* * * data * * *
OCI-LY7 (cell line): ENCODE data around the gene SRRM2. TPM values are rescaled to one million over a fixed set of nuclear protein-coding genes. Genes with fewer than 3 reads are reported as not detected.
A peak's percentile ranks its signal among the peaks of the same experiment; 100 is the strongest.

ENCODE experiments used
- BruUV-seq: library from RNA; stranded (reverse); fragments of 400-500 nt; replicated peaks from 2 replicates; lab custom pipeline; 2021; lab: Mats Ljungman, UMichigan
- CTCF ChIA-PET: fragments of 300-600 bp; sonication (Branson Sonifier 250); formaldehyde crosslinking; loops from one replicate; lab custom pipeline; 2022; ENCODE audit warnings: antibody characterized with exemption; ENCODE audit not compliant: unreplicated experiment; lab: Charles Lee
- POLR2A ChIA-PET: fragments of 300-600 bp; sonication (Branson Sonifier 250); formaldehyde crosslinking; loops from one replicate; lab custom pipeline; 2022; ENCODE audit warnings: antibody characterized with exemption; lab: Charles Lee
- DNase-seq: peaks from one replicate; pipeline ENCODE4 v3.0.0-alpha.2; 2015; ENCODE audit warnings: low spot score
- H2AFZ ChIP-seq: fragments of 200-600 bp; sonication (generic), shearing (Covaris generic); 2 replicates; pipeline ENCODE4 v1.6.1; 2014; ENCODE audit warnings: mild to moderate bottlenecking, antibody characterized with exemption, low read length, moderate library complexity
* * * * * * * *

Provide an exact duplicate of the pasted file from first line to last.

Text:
OCI-LY7 (cell line): ENCODE data around the gene SRRM2. TPM values are rescaled to one million over a fixed set of nuclear protein-coding genes. Genes with fewer than 3 reads are reported as not detected.
A peak's percentile ranks its signal among the peaks of the same experiment; 100 is the strongest.

ENCODE experiments used
- BruUV-seq: library from RNA; stranded (reverse); fragments of 400-500 nt; replicated peaks from 2 replicates; lab custom pipeline; 2021; lab: Mats Ljungman, UMichigan
- CTCF ChIA-PET: fragments of 300-600 bp; sonication (Branson Sonifier 250); formaldehyde crosslinking; loops from one replicate; lab custom pipeline; 2022; ENCODE audit warnings: antibody characterized with exemption; ENCODE audit not compliant: unreplicated experiment; lab: Charles Lee
- POLR2A ChIA-PET: fragments of 300-600 bp; sonication (Branson Sonifier 250); formaldehyde crosslinking; loops from one replicate; lab custom pipeline; 2022; ENCODE audit warnings: antibody characterized with exemption; lab: Charles Lee
- DNase-seq: peaks from one replicate; pipeline ENCODE4 v3.0.0-alpha.2; 2015; ENCODE audit warnings: low spot score
- H2AFZ ChIP-seq: fragments of 200-600 bp; sonication (generic), shearing (Covaris generic); 2 replicates; pipeline ENCODE4 v1.6.1; 2014; ENCODE audit warnings: mild to moderate bottlenecking, antibody characterized with exemption, low read length, moderate library complexity